Blake also arranged for the erection of the terrace to the south of the church, Nos. 76-90 (evens). By this time, Blake was running into financial difficulties, and he then sold on the land north of St Peter’s in 1861 to Joseph Offord, a speculating coachbuilder from Marylebone. He arranged for the erection of Nos. 92-112 evens in about 1861. Now only Nos. 92-96 survive. In the meantime, Nos. 1-15 odds on the west side were completed around 1860.

There is not a lot of information on the building of the northern end of Kensington Park Road, although leases survive which show that Nos. 124 and 184 were built around 1853. The Peniel Chapel was erected in the 1870s, replacing a church built in 1862 that had been destroyed by fire.

Kensington Park Road originally had a number of separately named terraces: Horbury Terrace; Kensington Park Villas; Kensington Park Gardens East; Kensington Park Terrace; St Peter’s Terrace; Kensington Park Terrace North (the name of which can still be seen inscribed on numbers 152 and 154, the central houses of the terrace); Howard Place; Sussex Terrace; and Convent Terrace.

Main source: Ladbroke Association
Further citations and sources



Notting Hill

Notting Hill: A place whose fortunes have come, gone and come again...

Notting Hill is a cosmopolitan district known as the location for the annual Notting Hill Carnival, and for being home to the Portobello Road Market.

The word Notting might originate from a Saxon called Cnotta with the =ing part indicating "the place inhibited by the people of" - i.e. where Cnotta’s tribe lived. There was a farm called variously "Knotting-Bernes,", "Knutting-Barnes" or "Nutting-barns" and this name was transferred to the hill above it.

The area remained rural until the westward expansion of London reached Bayswater in the early 19th century. The main landowner in Notting Hill was the Ladbroke family, and from the 1820s James Weller Ladbroke began to undertake the development of the Ladbroke Estate. Working with the architect and surveyor Thomas Allason, Ladbroke began to lay out streets and houses, with a view to turning the area into a fashionable suburb of the capital (although the development did not get seriously under way until the 1840s). Many of these streets bear the Ladbroke name, including Ladbroke Grove, the main north-south axis of the area, and Ladbroke Square, the largest private garden square in London.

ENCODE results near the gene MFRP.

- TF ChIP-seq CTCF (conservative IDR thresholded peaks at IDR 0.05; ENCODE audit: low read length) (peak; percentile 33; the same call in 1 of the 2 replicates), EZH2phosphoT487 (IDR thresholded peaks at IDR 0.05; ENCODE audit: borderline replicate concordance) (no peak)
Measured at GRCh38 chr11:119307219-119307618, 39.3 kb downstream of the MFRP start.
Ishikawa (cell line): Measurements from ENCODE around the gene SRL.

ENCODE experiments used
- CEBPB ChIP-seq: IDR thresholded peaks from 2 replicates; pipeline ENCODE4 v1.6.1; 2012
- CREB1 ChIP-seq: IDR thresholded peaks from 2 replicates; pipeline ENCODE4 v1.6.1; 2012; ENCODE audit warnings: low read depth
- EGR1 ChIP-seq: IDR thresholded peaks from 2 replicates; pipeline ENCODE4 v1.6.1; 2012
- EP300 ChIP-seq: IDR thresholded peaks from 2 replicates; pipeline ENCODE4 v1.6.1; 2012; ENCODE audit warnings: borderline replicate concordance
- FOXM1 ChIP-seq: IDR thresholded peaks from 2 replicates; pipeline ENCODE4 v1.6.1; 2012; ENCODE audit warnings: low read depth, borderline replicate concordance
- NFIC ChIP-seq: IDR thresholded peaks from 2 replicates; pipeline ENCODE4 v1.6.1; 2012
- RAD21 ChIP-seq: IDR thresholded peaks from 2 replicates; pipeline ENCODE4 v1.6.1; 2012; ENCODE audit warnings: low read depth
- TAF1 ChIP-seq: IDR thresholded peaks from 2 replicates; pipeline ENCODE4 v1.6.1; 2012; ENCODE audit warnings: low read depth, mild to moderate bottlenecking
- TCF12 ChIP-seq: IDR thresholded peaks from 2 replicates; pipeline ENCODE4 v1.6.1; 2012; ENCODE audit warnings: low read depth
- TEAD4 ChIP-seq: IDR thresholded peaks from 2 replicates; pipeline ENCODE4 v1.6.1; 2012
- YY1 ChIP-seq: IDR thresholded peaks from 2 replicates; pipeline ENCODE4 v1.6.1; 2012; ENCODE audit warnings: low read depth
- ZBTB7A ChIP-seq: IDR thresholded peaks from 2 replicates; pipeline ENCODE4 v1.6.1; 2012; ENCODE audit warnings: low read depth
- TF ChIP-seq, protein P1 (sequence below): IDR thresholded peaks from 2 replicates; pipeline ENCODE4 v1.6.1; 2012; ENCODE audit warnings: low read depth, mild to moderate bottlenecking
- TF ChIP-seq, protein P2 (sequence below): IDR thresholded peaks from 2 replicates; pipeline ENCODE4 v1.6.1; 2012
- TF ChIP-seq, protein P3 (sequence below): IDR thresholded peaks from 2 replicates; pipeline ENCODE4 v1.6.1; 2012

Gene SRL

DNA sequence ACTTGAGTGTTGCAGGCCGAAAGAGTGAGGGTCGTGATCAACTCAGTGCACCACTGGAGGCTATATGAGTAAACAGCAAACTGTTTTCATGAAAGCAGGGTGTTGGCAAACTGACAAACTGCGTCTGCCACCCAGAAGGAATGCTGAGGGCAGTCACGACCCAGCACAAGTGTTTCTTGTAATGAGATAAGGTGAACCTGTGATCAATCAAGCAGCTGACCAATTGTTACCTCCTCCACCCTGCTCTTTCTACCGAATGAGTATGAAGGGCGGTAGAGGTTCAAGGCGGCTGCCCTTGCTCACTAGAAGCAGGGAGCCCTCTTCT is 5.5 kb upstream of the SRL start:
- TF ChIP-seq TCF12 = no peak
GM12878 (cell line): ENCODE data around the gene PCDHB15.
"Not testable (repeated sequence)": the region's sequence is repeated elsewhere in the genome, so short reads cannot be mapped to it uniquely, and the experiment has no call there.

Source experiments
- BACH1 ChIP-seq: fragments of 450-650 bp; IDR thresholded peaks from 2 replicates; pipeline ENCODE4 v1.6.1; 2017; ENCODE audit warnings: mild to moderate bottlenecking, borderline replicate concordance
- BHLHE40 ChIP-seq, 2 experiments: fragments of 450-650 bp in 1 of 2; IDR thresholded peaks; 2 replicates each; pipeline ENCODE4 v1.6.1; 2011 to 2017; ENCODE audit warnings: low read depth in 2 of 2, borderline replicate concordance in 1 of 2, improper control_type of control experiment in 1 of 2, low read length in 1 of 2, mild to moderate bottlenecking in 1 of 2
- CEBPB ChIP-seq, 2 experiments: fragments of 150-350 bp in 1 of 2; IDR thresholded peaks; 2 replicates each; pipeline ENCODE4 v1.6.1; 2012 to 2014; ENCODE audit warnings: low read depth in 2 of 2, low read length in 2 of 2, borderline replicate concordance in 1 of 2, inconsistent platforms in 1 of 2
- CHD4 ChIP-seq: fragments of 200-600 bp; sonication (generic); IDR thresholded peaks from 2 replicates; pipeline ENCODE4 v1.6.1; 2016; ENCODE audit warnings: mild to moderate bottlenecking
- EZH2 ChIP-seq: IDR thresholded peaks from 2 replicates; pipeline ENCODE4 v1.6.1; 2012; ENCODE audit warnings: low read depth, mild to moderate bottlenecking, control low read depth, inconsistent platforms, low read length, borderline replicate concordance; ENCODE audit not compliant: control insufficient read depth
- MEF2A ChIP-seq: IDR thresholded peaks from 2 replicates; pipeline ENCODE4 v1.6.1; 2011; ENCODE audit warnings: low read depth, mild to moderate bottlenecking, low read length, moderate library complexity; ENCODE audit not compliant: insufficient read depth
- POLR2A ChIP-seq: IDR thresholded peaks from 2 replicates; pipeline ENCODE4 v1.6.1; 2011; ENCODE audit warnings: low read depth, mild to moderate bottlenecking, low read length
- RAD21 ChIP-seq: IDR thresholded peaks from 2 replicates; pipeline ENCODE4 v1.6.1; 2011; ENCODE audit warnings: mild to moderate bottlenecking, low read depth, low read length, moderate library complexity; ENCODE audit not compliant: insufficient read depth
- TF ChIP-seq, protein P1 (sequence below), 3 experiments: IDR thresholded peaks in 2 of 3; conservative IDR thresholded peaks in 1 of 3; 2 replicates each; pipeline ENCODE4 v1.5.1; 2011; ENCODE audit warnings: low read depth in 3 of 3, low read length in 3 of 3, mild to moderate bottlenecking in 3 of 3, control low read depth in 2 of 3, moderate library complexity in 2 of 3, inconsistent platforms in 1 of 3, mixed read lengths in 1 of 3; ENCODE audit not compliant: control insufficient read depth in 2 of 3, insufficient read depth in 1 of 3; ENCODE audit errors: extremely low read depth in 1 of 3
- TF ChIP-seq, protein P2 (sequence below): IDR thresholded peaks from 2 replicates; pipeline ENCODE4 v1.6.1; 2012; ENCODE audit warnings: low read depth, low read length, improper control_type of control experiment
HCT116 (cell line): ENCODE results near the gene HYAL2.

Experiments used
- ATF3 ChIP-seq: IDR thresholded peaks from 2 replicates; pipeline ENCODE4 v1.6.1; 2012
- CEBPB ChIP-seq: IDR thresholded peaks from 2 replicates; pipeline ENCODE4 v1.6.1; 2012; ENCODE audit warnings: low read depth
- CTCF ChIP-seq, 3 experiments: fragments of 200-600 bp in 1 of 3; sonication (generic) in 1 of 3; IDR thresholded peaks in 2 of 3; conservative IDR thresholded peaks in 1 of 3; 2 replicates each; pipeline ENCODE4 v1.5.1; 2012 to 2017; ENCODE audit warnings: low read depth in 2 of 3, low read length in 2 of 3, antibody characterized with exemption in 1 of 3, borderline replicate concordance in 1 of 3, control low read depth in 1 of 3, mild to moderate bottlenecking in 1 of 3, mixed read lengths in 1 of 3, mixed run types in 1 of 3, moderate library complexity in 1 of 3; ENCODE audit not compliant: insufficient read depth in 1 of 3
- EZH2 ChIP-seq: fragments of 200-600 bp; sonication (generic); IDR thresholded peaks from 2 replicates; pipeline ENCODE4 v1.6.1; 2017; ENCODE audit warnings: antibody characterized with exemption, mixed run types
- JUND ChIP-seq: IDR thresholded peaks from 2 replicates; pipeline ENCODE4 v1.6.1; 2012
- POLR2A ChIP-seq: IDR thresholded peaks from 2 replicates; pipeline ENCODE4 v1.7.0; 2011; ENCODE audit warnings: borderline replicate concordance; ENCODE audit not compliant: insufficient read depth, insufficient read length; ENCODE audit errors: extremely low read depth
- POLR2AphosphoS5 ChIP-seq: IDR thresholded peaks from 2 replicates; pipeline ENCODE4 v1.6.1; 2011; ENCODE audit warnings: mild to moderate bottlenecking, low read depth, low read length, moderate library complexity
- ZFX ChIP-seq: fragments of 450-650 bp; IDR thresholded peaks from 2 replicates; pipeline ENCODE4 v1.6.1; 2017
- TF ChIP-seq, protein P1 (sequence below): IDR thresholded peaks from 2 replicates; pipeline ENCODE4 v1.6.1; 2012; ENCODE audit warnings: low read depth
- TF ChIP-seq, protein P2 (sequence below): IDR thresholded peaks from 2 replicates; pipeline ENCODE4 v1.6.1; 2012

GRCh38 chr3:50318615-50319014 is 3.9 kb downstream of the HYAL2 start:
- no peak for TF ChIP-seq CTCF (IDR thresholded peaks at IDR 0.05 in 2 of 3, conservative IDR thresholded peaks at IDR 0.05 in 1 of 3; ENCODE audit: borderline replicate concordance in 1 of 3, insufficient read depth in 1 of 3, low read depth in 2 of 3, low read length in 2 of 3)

The original idea was to call the district Kensington Park, and other roads (notably Kensington Park Road and Kensington Park Gardens) are reminders of this. The local telephone prefix 7727 (originally 727) is based on the old telephone exchange name of PARk.

The reputation of the district altered over the course of the 20th century. As middle class households ceased to employ servants, the large Notting Hill houses lost their market and were increasingly split into multiple occupation.

For much of the 20th century the large houses were subdivided into multi-occupancy rentals. Caribbean immigrants were drawn to the area in the 1950s, partly because of the cheap rents, but were exploited by slum landlords like Peter Rachman, and also became the target of white racist Teddy Boys in the 1958 Notting Hill race riots.

Notting Hill was slowly gentrified from the 1980s onwards now has a contemporary reputation as an affluent and fashionable area; known for attractive terraces of large Victorian townhouses, and high-end shopping and restaurants (particularly around Westbourne Grove and Clarendon Cross).

A Daily Telegraph article in 2004 used the phrase the ’Notting Hill Set’ to refer to a group of emerging Conservative politicians, such as David Cameron and George Osborne, who were once based in Notting Hill.

Since it was first developed in the 1830s, Notting Hill has had an association with artists and ’alternative’ culture.